Ideally, registration and microchipping of dogs should be done by breeders but in Nepal, the government does not even have a record of the total number of breeders and kennel clubs in the country. In fact, there is no law stipulating breeders have to be registered, adding to the risk of animal abuse.
Laws preventing animal abuse are relatively new in Nepal. The Ministry of Livestock Department developed the Animal Welfare Directive only in 2016 and even that has no provision to punish offenders.
To be sure, animal abuse is criminalised under the Criminal Code of Nepal. Yet, specific laws for animal welfare are still missing such as the specificity of animal hospitals and clinics, breeding and shops. What this has done is proliferate so-called ‘animal hospitals’ that lack basic veterinary equipment and mostly function as breeders or pet shops.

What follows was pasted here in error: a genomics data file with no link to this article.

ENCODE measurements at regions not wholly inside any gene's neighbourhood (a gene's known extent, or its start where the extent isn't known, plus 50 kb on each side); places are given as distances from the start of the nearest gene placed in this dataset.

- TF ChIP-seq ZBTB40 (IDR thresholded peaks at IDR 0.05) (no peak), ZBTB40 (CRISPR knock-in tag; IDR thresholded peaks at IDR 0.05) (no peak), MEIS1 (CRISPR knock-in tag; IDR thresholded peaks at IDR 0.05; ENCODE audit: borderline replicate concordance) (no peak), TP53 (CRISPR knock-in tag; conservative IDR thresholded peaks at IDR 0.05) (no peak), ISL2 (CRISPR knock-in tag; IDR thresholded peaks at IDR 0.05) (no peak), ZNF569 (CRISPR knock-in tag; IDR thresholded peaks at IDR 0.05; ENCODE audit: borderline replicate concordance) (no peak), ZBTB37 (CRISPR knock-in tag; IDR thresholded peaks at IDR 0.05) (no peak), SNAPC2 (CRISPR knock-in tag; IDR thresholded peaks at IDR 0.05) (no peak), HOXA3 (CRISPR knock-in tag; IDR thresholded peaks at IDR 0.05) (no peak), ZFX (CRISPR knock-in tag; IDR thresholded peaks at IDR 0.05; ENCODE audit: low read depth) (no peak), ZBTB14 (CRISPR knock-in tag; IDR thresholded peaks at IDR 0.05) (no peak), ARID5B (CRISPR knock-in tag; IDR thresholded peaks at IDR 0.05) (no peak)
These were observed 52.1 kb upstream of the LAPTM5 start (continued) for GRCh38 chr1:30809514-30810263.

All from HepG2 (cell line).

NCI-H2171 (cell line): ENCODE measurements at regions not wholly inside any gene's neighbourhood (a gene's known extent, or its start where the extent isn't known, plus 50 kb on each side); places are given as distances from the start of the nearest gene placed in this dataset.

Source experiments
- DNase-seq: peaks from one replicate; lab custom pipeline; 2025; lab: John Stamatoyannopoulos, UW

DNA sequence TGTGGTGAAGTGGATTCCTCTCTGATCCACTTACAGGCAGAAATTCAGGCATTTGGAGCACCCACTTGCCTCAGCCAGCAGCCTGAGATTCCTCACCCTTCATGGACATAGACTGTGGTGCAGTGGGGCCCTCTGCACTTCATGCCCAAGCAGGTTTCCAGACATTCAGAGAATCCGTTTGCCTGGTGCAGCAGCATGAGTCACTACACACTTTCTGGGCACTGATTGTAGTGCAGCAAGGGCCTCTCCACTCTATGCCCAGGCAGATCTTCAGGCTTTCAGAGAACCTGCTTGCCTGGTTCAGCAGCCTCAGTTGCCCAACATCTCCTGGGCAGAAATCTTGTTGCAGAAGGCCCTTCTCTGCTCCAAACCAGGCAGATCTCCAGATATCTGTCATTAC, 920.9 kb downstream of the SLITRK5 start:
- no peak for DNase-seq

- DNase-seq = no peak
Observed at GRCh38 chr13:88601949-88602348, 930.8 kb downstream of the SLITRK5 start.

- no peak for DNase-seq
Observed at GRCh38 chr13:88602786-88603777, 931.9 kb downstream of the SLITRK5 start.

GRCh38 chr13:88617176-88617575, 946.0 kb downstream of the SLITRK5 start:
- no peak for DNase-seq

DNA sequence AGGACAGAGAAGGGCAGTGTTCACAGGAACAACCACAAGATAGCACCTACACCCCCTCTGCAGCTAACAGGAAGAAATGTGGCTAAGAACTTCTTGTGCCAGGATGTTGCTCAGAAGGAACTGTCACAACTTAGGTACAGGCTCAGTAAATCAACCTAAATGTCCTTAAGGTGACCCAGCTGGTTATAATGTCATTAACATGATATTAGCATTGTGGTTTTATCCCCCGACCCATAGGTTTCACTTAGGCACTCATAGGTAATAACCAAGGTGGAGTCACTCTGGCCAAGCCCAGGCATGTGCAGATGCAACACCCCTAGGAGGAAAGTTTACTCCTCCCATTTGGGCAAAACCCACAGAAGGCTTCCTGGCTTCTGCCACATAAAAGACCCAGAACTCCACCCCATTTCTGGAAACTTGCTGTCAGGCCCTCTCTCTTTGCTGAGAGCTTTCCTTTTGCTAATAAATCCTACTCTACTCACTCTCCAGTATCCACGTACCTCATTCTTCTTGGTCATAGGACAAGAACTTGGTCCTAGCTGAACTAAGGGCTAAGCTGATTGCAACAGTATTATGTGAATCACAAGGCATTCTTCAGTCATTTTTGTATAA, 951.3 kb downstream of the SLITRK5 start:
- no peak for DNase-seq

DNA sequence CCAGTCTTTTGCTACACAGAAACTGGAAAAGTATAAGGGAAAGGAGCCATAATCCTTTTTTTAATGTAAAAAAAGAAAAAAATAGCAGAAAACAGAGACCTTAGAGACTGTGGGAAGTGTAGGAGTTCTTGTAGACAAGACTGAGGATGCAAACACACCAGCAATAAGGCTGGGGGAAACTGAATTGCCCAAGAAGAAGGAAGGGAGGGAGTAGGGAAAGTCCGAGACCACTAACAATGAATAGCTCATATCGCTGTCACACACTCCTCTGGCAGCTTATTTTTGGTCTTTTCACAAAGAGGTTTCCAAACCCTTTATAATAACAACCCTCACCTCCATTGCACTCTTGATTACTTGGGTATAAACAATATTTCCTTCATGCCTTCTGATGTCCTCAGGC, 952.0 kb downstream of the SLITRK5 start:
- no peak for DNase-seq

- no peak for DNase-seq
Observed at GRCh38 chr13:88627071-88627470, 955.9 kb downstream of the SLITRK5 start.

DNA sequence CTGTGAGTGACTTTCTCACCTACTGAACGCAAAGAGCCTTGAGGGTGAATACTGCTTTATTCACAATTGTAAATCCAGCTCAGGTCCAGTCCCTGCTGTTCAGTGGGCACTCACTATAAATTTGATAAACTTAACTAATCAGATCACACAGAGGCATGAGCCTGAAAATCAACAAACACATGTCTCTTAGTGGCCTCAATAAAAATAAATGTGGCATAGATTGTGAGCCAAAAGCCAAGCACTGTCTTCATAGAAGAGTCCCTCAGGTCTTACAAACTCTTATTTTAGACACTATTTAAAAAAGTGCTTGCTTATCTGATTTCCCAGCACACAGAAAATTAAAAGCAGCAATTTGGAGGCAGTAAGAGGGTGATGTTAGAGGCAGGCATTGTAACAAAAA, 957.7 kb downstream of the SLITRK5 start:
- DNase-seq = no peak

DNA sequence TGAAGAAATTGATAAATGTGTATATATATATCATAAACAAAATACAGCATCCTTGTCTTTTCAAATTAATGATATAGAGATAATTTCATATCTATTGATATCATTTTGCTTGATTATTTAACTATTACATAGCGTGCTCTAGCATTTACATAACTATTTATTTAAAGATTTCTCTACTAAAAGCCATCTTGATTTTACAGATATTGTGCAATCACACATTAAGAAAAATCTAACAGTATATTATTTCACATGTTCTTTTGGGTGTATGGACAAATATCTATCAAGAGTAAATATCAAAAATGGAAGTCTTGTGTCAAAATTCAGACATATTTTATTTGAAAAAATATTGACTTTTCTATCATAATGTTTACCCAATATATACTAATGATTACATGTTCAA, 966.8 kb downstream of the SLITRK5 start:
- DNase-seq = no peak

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“With increasing pet ownership, particularly that of canines, we need proper guidelines. Many first generation dog owners need to be taught how to treat their pets well,” says Pramada Shah of Animal Nepal.
Diktel municipality in Khotang district became notorious two years ago for brutally beating and killing stray dogs. A video clip of the torture and killing of a dog named Khairey in Banepa last year provoked outrage and street protests. There have been frequent mass poisonings of street dogs. And in 2019, hundreds of street cows were pushed off a cliff in Surkhet by a contractor who was supposed to transport them to a shelter.
Animal rights activists say that the central government needs to draw up uniform laws so that offenders, be they pet owners, locals, shops or breeders, can be held accountable.